Here’s a quote from “The Pickwick Papers” by Charles Dickens, who wrote in 1836, five years before Queen Victoria had her first Christmas tree:
Happy, happy Christmas, that can win us back to the delusions of our childish days; that can recall to the old man the pleasures of his youth; that can transport the sailor and the traveller, thousands of miles away, back to his own friends and his quiet home.”
Signing off for now, Henri


From Bishop Nicholas (Sinterklaas) to Santa Claus

"The Night Before Christmas”, a poem written in 1823 by Clement Clarke Moore, heralded Santa Claus in America. Or so the story goes. But centuries before, (280-342 AD) to be exact, Bishop Nicholas of Smyrna in Turkey brought joy to poor children by strewing gifts and goodies their way on his birthday.

That’s the same Sinterklaas (Flemish) and Sint-Nicolaas (Netherlands) we celebrate on the eve of December 5th (or the morning of the 6th), the birth date of the Bishop. And Saint Nicholas as we call him is patron saint of children.
The pilgrims of Holland brought this tradition to America in the 17th century, also to New York (formerly Nieuw Amsterdam).
From there the Santa Claus morphed into the jolly friendly fellow we know today, continuing to enchant children wherever he goes on his sleigh, the famous sleigh powered by reindeer.
Speaking of which, my favourite Yuletide carol is “Rudolph the Red-Nosed Reindeer”. It is one of the very few with a deeper message and which few seem to realize.
Nobody cared much for Rudolph. He was a laughing-stock and wasn’t allowed to play with the other reindeer. He was ridiculed, mocked or ignored, until Santa recognized great merit in that glowing nose. (Read: as in recognizing his worth and talent.)
Then of course all the other reindeer loved Rudolph. The message in Rudolph’s song isn’t unlike the story by Hans Christian Andersen of the “Ugly Ducking”, who turned out be a swan.
[Just like we all ‘love’ Vincent van Gogh or other artists, now that they’ve been universally recognized, a century or more after they were living and breathing amongst us.]

Getting back to the song, it was Gene Autry, the legendary “singing cowboy”, who made an evergreen recording in 1949. That’s when I heard it, during one of my transatlantic sailings with Holland America Line to the New World, when I worked as a steward in the first-class dining room.
Then, we also heard Gene Autry singing “Rudolph the Red-Nosed Reindeer” back home on Radio Luxembourg, broadcast station for the U.S. Army in Europe. (That’s where I learned my first English, through Radio Luxembourg.)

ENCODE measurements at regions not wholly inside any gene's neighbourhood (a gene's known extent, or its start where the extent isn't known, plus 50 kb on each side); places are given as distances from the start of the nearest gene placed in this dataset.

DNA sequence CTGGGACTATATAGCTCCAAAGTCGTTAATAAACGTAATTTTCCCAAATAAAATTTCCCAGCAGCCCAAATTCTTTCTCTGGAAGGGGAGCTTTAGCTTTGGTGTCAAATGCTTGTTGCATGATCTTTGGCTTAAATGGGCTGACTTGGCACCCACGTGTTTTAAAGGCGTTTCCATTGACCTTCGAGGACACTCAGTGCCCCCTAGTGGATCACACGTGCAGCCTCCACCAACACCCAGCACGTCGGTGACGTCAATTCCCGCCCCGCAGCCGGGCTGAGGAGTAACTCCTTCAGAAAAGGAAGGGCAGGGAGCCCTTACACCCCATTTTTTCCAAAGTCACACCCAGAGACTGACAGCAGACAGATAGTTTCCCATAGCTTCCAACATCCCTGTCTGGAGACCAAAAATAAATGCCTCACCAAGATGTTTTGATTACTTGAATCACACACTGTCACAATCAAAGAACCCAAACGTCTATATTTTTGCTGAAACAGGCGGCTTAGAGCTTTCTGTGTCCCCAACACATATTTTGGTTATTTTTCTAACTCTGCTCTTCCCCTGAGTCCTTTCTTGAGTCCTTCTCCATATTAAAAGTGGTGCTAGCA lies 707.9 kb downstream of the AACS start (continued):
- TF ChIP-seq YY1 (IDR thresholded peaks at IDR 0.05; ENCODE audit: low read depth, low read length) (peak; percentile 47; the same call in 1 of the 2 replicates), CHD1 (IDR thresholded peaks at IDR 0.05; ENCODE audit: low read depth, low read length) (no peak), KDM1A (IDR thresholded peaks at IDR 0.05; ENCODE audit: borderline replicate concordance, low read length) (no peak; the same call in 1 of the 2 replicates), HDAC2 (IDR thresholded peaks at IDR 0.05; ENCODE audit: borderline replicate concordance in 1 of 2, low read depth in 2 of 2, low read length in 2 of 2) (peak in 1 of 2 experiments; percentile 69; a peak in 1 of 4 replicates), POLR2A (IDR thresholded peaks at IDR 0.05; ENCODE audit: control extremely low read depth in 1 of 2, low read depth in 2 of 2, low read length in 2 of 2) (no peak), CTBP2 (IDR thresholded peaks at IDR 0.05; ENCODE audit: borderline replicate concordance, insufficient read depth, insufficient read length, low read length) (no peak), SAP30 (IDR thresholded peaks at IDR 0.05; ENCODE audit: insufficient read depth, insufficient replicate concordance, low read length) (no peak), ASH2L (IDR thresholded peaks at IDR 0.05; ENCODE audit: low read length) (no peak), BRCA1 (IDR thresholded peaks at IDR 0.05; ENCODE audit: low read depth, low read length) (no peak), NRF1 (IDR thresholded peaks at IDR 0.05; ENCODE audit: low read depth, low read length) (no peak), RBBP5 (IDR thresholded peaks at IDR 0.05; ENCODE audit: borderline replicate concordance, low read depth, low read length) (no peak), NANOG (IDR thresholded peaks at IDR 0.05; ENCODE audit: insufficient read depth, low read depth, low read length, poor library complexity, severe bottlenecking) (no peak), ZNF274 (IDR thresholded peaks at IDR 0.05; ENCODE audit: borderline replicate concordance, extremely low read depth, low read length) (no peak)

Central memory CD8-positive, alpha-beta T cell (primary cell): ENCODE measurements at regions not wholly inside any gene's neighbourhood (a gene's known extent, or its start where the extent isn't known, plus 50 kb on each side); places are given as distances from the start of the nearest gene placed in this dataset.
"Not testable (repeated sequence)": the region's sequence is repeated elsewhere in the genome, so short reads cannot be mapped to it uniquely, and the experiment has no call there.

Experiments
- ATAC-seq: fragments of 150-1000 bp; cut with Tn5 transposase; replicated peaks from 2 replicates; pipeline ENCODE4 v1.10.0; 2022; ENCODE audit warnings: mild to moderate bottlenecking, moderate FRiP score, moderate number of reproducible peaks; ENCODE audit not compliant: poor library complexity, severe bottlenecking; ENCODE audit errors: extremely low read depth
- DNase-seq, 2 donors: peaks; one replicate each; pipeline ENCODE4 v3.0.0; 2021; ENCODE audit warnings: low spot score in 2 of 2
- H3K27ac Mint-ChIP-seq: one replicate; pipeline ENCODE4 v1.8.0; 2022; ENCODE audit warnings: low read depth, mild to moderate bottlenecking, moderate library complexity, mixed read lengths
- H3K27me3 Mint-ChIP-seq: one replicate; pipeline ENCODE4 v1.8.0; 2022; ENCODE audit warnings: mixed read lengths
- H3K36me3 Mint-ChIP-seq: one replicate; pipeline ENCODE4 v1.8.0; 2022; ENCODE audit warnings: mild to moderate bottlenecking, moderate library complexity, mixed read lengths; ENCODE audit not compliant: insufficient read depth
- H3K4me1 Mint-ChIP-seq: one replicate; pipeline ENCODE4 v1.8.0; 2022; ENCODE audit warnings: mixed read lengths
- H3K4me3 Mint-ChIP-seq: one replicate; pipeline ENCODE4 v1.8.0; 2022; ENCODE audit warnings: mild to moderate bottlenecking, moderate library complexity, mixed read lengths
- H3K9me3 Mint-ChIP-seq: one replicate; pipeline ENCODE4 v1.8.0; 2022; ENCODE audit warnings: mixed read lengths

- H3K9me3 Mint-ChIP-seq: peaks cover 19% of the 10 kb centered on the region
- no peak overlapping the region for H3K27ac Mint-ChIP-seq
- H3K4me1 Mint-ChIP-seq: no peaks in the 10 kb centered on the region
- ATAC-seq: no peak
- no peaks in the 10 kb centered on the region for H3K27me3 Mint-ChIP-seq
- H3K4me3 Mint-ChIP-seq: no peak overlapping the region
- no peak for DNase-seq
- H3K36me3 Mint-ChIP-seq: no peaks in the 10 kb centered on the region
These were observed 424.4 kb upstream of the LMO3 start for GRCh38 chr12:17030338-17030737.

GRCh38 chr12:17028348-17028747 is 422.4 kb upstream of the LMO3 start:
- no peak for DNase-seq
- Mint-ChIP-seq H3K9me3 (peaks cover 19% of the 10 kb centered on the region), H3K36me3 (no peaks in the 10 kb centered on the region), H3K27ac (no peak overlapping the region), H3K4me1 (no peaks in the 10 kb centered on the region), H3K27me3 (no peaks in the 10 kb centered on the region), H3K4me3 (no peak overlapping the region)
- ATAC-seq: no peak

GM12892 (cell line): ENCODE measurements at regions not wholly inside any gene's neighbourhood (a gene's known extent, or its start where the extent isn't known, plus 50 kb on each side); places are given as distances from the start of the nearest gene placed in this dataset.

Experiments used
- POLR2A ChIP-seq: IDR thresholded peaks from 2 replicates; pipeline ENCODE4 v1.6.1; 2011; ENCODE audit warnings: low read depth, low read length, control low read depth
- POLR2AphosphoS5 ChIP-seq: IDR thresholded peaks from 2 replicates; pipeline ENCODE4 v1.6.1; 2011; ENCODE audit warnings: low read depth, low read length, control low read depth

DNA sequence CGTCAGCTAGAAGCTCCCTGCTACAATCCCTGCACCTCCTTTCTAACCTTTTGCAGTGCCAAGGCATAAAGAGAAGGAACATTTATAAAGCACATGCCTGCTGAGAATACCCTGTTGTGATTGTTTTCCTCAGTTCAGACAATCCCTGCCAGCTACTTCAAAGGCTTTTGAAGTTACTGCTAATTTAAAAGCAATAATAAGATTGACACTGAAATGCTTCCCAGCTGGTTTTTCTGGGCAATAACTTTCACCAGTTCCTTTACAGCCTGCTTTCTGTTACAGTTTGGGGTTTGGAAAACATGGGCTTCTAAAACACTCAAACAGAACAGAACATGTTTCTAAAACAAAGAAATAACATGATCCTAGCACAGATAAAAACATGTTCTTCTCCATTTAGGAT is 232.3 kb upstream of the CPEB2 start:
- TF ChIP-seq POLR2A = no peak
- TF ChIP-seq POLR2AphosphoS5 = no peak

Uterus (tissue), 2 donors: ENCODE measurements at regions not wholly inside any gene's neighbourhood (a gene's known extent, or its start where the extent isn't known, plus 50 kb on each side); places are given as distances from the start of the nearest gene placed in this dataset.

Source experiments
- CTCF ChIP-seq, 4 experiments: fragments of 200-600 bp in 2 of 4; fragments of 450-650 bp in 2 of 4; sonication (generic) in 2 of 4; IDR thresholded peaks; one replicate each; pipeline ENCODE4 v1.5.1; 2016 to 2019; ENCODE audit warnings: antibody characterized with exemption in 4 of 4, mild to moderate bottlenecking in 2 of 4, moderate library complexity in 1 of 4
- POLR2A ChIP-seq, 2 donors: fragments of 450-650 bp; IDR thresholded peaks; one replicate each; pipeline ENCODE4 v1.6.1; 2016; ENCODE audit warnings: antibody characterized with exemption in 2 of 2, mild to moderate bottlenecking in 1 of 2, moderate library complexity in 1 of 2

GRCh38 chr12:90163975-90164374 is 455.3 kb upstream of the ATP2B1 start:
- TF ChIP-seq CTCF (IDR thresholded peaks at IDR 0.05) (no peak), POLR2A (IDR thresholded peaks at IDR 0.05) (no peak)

Then, there is the Scandinavian tradition (where the word “Yuletide” originates), with its Festival of Light. Yule has its origin from a Scandinavian word (e.g. in Finnish it’s “Joul”) and means ‘feast’.
Also there is the Norse mythology of Thor, the God of Thunder. He would fly through the sky in a sleigh pulled by magical goats. (And in the American song, the seventh reindeer is named “Donder”, which in my native tongue translates as “Thunder”). Pagan traditions, ancient mythologies and history, all mixed up. More to come on the subject. Signing off, Henri


Trying Times, Keep on Trying

What I find truly amazing is the newly-elected government of the Maldives, an archipelago of islands in the Indian Ocean, is seriously considering buying a whole new land for its 380,000 citizens.
Reason – the ocean level is rising by the month, and the atolls of the Maldives are in great danger of becoming submerged. The highest point of land is only 2.4 metres above sea level.
We had the privilege and experience of visiting the Maldives on several occasions by ship. It’s made up of a chain of 1,200 islands and coral atolls about 500 miles from the tip of the Indian continent. The new president, 41-year old Mohamed Nasheed, is a human rights activist who was once imprisoned (a former political prisoner, like Nelson Mandela). He started his tenure in the islands’ capital of Male last week. This is the Maldives’ first democratically-elected president.
According to the report, tourism brings in $1 billion a year, so there is ‘cash’ for this colossal real-estate acquisition in the making. They will create a “sovereign wealth fund”.
President Nasheed, also known as “Anni”, is preparing for a mass exodus. He’s eyeing and enormous tract of land in either Sri Lanka, India or Australia as options to safeguard his people from becoming the first climate change refugees.
“We can do nothing to stop climate change on our own and so we have to buy land elsewhere. It’s an insurance policy for the worst possible outcome
,” he said. “We do not want to leave the Maldives, but we also do not want to be climate refugees living in tents for decades.”
Here we have one of several nations becoming victim of this human-caused problem. Cause and effect. Gratifying to see that at least somewhere, one leader is concerned about his people’s safety and well-being. Signing off for now, Henri